Azithromycin is used to prevent and treat a very serious type of infection (mycobacteria or MAC). It is a macrolide-type antibiotic. It works by stopping the growth of bacteria.
This medication will not work for viral infections (such as common cold, flu). Unnecessary use or misuse of any antibiotic can lead to its decreased effectiveness.
How to use azithromycin oral
Take this medication by mouth, with or without food. You may take this medication with food if stomach upset occurs.
To prevent infection, take this drug as directed by your doctor, usually once a week on the same day each week. Continue to take this medication until your doctor tells you to stop.
To treat infection, take this drug as directed by your doctor, usually once daily at the same time each day. Continue to take this medication until your doctor tells you to stop. Stopping the medication too early on your own may allow bacteria to continue to grow, which may result in a return of the infection. Tell your doctor if your condition persists or worsens.
Stomach upset, diarrhea/loose stools, nausea, vomiting, or abdominal pain may occur. If any of these effects persist or worsen, tell your doctor or pharmacist promptly.
Remember that your doctor has prescribed this medication because he or she has judged that the benefit to you is greater than the risk of side effects. Many people using this medication do not have serious side effects.
Tell your doctor right away if any of these unlikely but serious side effects occur: hearing changes (such as decreased hearing, deafness), eye problems (such as drooping eyelids, blurred vision), difficulty speaking/swallowing, muscle weakness, signs of liver problems (such as unusual tiredness, persistent nausea/vomiting, severe stomach/abdominal pain, yellowing eyes/skin, dark urine).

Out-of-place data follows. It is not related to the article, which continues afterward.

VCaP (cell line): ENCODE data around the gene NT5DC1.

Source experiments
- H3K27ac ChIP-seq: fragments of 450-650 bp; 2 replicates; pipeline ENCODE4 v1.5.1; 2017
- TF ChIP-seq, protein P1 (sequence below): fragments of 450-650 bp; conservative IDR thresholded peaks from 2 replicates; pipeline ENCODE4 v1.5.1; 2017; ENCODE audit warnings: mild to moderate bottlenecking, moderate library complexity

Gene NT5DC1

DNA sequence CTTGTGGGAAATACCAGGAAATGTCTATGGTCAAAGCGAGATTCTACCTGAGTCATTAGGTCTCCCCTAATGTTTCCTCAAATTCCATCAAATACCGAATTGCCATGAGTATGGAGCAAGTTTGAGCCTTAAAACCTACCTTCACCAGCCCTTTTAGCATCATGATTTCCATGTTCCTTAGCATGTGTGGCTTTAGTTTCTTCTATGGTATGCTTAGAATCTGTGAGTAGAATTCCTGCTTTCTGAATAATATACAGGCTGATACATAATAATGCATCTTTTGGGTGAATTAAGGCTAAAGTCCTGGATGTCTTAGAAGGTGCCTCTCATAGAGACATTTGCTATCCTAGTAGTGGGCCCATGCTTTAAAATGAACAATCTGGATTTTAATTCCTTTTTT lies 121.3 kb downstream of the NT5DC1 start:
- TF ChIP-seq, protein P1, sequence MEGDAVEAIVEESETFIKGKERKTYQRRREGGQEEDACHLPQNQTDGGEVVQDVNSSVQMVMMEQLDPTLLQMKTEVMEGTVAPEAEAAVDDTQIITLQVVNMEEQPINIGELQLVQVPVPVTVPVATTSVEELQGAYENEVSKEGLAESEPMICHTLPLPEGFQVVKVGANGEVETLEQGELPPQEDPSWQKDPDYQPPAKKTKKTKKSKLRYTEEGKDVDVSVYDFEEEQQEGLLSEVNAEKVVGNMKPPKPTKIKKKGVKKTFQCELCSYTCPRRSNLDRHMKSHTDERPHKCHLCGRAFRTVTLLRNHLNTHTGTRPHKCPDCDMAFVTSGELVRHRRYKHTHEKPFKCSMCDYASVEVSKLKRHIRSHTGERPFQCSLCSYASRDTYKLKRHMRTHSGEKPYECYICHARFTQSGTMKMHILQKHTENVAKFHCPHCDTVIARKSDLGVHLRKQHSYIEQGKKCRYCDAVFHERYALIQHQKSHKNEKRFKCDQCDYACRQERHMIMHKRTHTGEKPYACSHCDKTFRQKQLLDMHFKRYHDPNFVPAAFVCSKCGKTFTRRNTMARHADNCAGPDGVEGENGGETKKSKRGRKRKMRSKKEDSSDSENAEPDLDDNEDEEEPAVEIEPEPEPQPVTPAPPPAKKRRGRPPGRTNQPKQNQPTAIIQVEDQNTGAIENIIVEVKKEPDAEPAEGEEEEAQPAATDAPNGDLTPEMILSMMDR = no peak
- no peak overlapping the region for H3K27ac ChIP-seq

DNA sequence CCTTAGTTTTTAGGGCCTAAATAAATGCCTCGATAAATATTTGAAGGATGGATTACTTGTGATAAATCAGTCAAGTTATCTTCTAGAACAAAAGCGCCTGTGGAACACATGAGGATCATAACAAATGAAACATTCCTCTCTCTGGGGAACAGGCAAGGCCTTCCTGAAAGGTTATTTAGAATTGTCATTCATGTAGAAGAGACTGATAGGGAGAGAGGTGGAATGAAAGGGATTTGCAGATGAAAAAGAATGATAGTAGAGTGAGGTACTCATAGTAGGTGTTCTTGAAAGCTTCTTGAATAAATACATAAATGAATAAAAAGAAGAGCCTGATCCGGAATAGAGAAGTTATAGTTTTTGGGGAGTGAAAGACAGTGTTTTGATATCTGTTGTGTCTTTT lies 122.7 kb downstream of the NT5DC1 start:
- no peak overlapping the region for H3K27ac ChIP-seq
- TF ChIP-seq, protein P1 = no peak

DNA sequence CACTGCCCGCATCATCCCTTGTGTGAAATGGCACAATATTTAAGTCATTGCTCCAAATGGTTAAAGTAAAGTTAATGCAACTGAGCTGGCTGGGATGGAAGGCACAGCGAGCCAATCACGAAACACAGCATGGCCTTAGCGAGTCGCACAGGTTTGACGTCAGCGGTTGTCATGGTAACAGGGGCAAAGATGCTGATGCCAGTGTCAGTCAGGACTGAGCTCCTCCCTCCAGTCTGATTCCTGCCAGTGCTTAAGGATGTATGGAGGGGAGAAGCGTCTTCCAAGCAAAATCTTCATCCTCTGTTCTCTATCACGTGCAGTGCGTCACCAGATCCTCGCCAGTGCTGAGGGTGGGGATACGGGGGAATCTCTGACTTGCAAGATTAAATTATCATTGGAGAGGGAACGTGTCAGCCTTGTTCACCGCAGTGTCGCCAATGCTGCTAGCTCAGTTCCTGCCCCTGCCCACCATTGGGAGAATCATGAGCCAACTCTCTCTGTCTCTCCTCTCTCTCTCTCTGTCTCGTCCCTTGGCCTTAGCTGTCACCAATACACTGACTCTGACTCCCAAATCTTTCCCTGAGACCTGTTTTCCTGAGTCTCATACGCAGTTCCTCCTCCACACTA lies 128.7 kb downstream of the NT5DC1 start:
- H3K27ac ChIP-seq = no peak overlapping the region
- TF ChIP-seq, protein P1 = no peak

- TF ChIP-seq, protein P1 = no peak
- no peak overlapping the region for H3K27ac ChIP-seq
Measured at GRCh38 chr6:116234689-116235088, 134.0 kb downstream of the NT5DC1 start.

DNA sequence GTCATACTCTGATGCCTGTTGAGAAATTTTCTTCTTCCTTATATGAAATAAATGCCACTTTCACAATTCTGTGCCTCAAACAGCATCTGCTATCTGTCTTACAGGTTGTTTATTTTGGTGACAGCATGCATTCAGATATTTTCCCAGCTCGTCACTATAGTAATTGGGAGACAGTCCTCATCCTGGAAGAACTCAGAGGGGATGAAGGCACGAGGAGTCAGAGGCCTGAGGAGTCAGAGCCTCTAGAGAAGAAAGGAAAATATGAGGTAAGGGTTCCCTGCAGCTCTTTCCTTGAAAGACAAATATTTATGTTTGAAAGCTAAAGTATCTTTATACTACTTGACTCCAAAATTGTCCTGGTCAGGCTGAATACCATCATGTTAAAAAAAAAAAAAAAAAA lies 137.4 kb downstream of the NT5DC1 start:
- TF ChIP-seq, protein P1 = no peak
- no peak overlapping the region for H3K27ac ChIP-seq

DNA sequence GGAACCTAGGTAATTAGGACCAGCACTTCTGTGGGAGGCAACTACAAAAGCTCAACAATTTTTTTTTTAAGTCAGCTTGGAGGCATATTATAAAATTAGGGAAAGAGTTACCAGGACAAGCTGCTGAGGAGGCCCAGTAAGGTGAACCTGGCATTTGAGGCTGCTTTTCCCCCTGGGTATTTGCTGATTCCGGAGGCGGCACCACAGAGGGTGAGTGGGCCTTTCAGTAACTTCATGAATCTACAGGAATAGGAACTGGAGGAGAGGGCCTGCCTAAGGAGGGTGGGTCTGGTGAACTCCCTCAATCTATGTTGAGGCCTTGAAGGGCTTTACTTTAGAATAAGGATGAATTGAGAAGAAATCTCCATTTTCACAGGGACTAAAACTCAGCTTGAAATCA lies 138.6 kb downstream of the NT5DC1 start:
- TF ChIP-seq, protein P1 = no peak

Get medical help right away if any of these rare but serious side effects occur: fast/irregular heartbeat, severe dizziness, fainting.
This medication may rarely cause a severe intestinal condition (Clostridium difficile-associated diarrhea) due to a resistant bacteria. This condition may occur during treatment or weeks to months after treatment has stopped. Do not use anti-diarrhea products or narcotic pain medications if you have any of the following symptoms because these products may make them worse. Tell your doctor immediately if you develop: persistent diarrhea, abdominal or stomach pain/cramping, blood/mucus in your stool.
Use of this medication for prolonged or repeated periods may result in oral thrush or a new yeast infection. Contact your doctor if you notice white patches in your mouth, a change in vaginal discharge, or other new symptoms.
A very serious allergic reaction to this drug is rare. However, get medical help right away if you notice any symptoms of a serious allergic reaction, including: rash, itching/swelling (especially of the face/tongue/throat), severe dizziness, trouble breathing.